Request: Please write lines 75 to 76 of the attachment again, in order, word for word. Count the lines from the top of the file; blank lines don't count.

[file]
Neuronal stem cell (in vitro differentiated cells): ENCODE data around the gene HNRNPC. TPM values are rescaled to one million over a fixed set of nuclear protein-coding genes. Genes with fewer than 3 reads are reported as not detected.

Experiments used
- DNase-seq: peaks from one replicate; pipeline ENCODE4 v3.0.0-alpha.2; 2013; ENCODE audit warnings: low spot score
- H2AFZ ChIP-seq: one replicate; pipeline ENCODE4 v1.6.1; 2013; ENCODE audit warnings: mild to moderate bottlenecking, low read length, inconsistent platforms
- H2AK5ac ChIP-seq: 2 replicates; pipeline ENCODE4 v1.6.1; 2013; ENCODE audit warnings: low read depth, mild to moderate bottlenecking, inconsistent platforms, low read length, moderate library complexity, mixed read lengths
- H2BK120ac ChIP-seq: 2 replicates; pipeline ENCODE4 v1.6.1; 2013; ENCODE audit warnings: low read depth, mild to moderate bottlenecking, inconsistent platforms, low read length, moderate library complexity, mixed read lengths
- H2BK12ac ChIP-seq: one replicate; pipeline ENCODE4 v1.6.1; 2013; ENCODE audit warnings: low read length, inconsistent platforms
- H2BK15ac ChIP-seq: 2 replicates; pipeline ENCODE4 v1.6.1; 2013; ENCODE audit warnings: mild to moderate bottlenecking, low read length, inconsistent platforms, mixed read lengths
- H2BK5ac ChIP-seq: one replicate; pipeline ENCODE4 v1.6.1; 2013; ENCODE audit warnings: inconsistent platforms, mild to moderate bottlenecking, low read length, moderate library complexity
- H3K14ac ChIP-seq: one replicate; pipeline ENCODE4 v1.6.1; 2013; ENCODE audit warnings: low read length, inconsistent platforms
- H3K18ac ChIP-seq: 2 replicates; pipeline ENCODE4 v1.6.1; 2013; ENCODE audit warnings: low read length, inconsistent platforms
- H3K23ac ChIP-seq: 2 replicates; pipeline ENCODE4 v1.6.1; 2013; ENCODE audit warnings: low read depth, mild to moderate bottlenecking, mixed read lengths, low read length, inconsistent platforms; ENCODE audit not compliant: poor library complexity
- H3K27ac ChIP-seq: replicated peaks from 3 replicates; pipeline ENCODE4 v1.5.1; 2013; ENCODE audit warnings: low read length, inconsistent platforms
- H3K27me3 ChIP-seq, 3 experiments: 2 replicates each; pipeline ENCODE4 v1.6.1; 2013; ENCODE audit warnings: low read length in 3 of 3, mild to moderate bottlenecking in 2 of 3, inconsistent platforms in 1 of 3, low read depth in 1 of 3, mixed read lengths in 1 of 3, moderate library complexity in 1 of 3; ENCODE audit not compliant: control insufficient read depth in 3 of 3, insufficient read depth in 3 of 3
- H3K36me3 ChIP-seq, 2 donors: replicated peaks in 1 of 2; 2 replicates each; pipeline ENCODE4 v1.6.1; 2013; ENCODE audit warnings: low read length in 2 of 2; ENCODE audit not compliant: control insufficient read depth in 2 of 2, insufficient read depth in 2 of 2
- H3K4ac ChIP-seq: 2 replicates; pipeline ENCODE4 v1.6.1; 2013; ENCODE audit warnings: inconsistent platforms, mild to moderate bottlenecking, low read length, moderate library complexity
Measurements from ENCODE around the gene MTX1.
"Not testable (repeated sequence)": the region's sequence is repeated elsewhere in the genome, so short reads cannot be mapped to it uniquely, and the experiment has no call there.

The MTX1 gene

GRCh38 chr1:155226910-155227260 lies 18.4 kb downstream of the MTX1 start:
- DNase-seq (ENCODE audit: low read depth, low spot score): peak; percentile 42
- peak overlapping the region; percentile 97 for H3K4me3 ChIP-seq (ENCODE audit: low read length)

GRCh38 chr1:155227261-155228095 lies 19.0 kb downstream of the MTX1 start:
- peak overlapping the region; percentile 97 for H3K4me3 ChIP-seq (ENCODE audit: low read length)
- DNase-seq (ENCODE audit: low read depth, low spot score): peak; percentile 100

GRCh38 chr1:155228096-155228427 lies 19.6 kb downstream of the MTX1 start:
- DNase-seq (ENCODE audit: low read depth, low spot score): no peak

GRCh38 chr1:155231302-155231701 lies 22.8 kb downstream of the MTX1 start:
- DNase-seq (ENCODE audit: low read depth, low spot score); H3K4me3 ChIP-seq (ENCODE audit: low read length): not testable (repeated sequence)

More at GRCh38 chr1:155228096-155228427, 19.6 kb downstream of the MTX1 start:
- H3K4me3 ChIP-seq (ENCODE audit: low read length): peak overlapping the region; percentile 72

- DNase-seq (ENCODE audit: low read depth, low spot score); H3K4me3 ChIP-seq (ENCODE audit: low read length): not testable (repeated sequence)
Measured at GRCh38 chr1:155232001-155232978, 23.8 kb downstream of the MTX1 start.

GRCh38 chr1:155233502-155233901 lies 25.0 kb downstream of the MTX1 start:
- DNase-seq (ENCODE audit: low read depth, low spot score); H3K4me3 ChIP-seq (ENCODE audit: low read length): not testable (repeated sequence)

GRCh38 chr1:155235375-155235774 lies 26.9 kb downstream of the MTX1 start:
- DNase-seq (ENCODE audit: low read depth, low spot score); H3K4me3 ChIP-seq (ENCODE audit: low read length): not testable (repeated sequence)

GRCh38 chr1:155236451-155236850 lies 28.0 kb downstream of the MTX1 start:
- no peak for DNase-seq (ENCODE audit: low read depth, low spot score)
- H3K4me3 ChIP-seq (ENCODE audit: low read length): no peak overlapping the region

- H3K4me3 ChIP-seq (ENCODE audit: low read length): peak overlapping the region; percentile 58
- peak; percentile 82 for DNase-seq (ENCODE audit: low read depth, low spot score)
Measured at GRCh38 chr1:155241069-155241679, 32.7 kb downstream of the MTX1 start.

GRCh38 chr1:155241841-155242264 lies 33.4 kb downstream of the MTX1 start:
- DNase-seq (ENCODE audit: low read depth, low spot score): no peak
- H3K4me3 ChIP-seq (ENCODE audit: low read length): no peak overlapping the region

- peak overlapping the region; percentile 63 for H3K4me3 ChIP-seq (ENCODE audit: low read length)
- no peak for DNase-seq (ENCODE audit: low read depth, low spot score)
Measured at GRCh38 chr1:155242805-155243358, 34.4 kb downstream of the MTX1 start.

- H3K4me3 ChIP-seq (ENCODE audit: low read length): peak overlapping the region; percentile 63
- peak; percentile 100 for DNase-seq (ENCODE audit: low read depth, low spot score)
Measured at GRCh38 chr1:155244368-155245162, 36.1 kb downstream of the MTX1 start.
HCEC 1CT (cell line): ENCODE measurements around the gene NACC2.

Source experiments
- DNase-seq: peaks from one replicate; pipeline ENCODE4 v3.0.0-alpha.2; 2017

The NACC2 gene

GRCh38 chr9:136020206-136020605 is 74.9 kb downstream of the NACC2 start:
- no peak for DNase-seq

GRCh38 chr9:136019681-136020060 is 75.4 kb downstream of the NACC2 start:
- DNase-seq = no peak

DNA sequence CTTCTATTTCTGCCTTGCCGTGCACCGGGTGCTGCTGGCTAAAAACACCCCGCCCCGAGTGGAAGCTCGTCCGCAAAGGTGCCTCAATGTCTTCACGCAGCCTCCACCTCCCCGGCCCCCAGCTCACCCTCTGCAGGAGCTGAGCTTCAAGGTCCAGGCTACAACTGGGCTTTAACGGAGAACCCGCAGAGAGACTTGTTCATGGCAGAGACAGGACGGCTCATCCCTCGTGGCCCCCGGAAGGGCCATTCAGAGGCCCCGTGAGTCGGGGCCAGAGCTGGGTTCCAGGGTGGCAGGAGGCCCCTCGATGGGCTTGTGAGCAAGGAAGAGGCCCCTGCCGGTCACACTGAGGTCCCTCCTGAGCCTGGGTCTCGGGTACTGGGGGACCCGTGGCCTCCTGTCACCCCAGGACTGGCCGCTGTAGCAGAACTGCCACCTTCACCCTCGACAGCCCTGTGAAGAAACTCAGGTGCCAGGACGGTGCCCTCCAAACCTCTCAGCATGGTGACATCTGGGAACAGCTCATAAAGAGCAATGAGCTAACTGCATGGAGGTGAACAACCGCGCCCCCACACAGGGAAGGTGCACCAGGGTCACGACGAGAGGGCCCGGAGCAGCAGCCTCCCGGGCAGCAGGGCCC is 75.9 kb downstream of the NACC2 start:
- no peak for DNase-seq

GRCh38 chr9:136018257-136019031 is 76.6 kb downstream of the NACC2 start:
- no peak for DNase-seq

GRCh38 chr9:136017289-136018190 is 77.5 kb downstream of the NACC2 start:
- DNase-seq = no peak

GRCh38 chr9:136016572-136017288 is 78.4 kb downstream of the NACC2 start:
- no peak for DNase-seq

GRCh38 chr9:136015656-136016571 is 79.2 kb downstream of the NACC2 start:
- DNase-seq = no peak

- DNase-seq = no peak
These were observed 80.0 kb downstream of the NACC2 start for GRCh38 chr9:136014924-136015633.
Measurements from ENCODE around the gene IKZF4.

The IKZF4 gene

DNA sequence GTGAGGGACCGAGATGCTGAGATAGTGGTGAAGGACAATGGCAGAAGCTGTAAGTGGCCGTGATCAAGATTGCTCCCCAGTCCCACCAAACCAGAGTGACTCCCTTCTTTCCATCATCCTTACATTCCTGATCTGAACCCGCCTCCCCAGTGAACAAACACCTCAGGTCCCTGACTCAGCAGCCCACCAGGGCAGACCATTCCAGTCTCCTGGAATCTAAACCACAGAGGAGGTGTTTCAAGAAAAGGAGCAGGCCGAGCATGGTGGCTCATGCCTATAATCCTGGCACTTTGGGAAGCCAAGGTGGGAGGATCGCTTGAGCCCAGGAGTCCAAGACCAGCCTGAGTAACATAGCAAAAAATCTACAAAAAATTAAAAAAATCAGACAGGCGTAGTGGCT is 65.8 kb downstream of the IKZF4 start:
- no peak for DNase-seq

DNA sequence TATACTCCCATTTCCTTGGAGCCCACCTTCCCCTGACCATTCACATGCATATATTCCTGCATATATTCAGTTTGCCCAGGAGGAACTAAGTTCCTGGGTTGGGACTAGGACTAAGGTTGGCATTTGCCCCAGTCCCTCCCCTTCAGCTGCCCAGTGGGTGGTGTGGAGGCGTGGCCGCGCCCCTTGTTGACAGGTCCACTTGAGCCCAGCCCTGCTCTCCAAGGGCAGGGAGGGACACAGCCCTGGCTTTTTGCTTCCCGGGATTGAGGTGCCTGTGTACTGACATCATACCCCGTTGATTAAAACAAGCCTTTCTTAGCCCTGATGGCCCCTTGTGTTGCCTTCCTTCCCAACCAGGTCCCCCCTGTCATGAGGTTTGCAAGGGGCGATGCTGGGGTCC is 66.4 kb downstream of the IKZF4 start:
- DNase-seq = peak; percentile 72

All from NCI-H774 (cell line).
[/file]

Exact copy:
DNA sequence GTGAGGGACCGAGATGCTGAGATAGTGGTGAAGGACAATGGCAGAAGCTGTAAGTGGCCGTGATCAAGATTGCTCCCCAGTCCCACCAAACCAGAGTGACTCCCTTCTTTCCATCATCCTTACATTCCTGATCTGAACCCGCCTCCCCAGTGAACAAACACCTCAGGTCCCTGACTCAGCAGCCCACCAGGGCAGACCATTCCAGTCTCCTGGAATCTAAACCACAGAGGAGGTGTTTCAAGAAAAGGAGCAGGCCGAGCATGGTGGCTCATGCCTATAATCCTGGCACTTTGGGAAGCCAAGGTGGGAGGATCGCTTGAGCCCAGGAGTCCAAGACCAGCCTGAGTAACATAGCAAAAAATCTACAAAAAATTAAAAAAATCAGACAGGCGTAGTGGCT is 65.8 kb downstream of the IKZF4 start:
- no peak for DNase-seq